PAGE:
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June 11, 2008


Jeff Smith In Response To Monday's Anonymous Report on the GN/Comics Authors Panel Breakfast at BEA

Letter Received From Jeff Smith Tuesday Afternoon:

I'm writing in response to an anonymous write up of the BEA Graphic Novel Author's Breakfast that you posted on June 9. It led you to say at its conclusion: "There has to be more going on in comics in the book world this many years in than a progression from 'Hey, they like us!' to 'Hooray, they still like us!' If anyone at the show could tell me what that is, I'd love to run it here."

Well, I attended two panels (including the one I moderated), did two signings and I didn't experience anyone with that kind of naivete. Everyone was quite busy doing the business of selling comics. Diamond now has a booth that takes up a full row (as opposed to the single 8x8 booth they had back when I first attended in 1995, and it was constantly buzzing with representatives of bookstores, publishers and cartoonists. Deals were being struck. Quite the opposite of a bunch of rubes glowing at the big dance, everyone I spoke to was focused on the future, either in terms of meeting deadlines and demands, to what rights to relinquish, and of course the internet. And I'm sure there were panels dedicated to specific industry issues -- graphic novel panels were scheduled all through the weekend.

imageBack to the anonymous write up of the Graphic Novel Authors Breakfast.

I found the highly dismissive attitude very sad.

The idea that people were bored, leaving and being replaced by new people who were also so bored that they had to leave just doesn't ring true. If someone got up to leave, (which may have happened, it was a big room and people were moving around), no one wandered in to take their place. The room was sold out. And from my view on the panel, the room was packed from start to finish. We even went over our time limit and people stayed in huge numbers afterward to have their books signed.

This wasn't a summit meeting or even a panel designed to focus on a topic. It was a BEA breakfast designed to let people visit with authors. I didn't choose the panelists, nor did I ask to moderate it, but given the artists we had, and their vastly different styles and areas of expertise, I'm pretty pleased with the result.

If your anonymous person who covers the industry thought he was going to hear Art Spiegelman and Jeph Loeb discuss the importance of manga vs. graphic novels in bookstores, I'm sure he or she was disappointed when our panelists instead explained to an audience used to prose why they chose comics as their art form.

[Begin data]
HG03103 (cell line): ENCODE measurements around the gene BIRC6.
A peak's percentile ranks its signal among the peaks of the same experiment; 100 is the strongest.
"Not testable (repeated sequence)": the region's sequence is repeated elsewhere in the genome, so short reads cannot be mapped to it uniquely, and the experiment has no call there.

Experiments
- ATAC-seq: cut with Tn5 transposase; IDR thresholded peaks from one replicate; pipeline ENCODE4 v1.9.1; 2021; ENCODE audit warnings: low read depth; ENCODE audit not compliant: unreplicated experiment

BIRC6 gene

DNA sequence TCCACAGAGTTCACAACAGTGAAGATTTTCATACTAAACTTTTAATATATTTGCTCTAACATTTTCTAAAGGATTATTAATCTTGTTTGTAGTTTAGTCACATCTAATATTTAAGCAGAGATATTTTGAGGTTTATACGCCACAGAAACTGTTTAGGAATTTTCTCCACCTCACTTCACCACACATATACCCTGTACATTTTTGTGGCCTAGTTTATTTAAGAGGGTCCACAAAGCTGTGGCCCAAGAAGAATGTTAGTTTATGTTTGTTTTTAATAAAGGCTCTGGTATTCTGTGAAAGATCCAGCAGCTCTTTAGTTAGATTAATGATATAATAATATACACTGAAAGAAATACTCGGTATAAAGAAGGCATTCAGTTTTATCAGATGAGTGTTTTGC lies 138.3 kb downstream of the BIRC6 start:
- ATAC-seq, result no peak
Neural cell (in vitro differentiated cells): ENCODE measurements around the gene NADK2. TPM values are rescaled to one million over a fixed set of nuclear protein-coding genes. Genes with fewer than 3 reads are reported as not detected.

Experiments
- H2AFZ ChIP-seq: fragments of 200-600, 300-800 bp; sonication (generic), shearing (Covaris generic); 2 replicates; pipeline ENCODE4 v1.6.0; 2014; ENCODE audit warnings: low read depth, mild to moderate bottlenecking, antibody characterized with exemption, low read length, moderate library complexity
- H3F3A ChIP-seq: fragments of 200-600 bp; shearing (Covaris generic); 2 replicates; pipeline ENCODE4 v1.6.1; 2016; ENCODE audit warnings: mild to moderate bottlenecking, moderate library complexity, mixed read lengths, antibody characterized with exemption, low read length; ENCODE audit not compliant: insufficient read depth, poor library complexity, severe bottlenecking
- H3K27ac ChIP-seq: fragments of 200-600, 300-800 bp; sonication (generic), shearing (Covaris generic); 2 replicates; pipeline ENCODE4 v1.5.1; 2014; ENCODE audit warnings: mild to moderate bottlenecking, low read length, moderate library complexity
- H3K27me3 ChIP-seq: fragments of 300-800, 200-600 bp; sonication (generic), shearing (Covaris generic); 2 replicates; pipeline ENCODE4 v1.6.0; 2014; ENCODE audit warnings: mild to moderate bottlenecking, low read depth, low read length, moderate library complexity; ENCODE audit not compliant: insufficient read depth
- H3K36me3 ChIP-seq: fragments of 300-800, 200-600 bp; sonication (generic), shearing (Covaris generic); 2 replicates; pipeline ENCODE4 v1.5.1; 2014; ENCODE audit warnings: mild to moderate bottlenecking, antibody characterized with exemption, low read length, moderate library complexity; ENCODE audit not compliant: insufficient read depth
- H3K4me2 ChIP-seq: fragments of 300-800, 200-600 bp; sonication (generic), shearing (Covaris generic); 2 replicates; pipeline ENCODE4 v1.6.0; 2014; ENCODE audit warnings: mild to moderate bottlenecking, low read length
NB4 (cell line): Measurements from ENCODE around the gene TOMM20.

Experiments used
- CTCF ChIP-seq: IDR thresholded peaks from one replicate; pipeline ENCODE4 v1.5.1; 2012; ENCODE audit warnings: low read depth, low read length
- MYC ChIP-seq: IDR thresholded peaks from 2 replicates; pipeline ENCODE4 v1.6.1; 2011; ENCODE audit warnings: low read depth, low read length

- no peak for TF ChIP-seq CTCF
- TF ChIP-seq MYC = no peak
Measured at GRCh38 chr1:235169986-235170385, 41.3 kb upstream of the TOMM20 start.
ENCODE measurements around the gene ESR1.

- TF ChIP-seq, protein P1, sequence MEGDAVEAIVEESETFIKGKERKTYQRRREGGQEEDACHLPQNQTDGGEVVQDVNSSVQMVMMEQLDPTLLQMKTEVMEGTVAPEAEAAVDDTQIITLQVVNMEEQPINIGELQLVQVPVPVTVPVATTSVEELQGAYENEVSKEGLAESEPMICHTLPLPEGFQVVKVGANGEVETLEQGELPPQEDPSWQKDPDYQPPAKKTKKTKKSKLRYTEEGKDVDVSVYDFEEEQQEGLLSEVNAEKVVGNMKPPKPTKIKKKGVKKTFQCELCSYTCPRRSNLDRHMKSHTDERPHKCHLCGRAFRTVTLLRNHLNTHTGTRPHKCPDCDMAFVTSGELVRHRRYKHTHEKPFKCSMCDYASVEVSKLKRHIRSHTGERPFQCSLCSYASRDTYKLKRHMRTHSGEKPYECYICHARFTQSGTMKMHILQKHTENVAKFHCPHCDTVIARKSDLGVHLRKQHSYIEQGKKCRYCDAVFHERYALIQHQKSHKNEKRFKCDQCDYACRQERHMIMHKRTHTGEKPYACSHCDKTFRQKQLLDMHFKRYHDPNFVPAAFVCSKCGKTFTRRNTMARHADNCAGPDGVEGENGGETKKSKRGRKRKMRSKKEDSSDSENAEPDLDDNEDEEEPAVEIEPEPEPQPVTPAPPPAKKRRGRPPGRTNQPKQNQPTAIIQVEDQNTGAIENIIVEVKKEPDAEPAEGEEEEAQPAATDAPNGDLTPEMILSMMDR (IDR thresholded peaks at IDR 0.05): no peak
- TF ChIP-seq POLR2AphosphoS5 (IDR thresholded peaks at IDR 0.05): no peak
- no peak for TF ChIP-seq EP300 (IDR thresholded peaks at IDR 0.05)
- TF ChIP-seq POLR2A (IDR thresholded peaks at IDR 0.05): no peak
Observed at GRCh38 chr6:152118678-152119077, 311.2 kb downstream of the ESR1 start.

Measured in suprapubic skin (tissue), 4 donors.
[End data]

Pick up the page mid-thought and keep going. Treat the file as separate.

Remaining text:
I enjoyed Art's spirited speech about cross cutting and other visual innovations that came from comics, but because of its benefit for the audience, not for the panelists.

Please, you think Mike Mignola and I need a lesson in comics history? Who the fuck are you?

I spoke with literally hundreds of attendees during the course of the day and this account was much more like what happened and how it was received.

Make no mistake, the breakfast was a resounding success, not just because it sold out, but because it succeeded in exciting many, many new people about what comics are, where they came from, and who these people are that are driven to make them.

Jeff Smith

*****

Bonus: Lance Fensterman of BEA and NYCC Writes In With Answer to Other Part of Same Post, Where I Asked How BEA Gets Booked Years In Advance While NYCC Gets Booked a Year or So at a Time

We are wrangling with the Javits Center on dates for NYCC and have been since the show's inception. Why we have dates for BEA booked 10 years out is the fact that by convention center standards (I am far from endorsing these standards!) BEA is a more attractive show in that it is all trade which they believe means more hotel nights and more big-ticket parties. Convention centers prefer trade events to public events as they see them as better for the local economy. Again, I don't subscribe to this logic and in fact have been fighting it hard with Javits.

Also to keep in mind is that BEA is over 100 years old, moves cities (thus giving us more options to keep our historical dates) and is 4 times the size of NYCC, all these factors make it easier to book the event out 10 years. However, we will get to that point with NYCC, that day is coming and we are working extremely hard to get a permanent home on the calendar for NYCC.

Lance Fensterman

*****

Conclusion: I need to start phoning people before I write articles.

You probably already knew this.

*****
*****
 
posted 4:20 pm PST | Permalink
 

 
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